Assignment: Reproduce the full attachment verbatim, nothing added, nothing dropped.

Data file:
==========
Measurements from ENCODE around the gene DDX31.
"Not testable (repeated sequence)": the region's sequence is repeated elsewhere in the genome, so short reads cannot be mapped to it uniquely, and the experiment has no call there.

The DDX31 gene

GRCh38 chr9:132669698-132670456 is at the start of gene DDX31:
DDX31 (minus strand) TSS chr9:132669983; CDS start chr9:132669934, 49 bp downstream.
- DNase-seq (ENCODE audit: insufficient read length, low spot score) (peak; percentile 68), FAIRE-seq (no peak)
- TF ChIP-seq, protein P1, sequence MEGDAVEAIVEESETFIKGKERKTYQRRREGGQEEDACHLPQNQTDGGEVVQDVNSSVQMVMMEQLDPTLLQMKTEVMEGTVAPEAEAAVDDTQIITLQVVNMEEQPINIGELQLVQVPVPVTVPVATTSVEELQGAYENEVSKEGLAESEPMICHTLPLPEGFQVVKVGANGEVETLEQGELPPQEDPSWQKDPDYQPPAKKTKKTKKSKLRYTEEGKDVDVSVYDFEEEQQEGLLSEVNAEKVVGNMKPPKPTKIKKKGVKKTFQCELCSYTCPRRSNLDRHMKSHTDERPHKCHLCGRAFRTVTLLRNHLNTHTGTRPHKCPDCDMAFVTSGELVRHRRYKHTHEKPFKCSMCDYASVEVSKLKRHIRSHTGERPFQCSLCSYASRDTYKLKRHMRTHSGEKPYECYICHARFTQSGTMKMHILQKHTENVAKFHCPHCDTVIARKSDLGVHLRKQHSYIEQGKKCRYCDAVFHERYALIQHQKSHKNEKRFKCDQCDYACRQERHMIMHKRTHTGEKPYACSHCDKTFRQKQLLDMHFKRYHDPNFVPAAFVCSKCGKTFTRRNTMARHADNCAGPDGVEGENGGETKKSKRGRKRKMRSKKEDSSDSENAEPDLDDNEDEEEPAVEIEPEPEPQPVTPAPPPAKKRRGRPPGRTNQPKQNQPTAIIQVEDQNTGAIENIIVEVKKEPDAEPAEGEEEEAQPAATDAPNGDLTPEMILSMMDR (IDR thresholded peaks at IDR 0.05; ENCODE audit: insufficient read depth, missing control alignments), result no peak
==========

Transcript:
Measurements from ENCODE around the gene DDX31.
"Not testable (repeated sequence)": the region's sequence is repeated elsewhere in the genome, so short reads cannot be mapped to it uniquely, and the experiment has no call there.

The DDX31 gene

GRCh38 chr9:132669698-132670456 is at the start of gene DDX31:
DDX31 (minus strand) TSS chr9:132669983; CDS start chr9:132669934, 49 bp downstream.
- DNase-seq (ENCODE audit: insufficient read length, low spot score) (peak; percentile 68), FAIRE-seq (no peak)
- TF ChIP-seq, protein P1, sequence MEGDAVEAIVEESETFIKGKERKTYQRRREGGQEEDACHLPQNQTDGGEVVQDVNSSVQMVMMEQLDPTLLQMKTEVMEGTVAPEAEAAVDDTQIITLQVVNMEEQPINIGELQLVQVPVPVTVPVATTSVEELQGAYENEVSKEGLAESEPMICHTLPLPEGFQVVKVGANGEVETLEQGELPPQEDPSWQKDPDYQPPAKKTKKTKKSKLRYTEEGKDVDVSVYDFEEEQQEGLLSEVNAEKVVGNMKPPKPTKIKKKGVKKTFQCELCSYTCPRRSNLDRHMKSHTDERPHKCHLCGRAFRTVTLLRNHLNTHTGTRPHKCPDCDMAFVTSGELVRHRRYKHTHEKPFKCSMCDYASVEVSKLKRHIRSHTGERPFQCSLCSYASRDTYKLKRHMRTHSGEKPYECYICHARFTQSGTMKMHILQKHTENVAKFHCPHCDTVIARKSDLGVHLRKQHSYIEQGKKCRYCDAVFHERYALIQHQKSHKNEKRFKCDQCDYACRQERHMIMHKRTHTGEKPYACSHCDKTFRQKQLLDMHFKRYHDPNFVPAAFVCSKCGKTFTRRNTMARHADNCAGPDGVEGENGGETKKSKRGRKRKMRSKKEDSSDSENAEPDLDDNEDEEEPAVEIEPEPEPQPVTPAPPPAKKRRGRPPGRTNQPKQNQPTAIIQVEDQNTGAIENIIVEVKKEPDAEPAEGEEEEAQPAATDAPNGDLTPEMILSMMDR (IDR thresholded peaks at IDR 0.05; ENCODE audit: insufficient read depth, missing control alignments), result no peak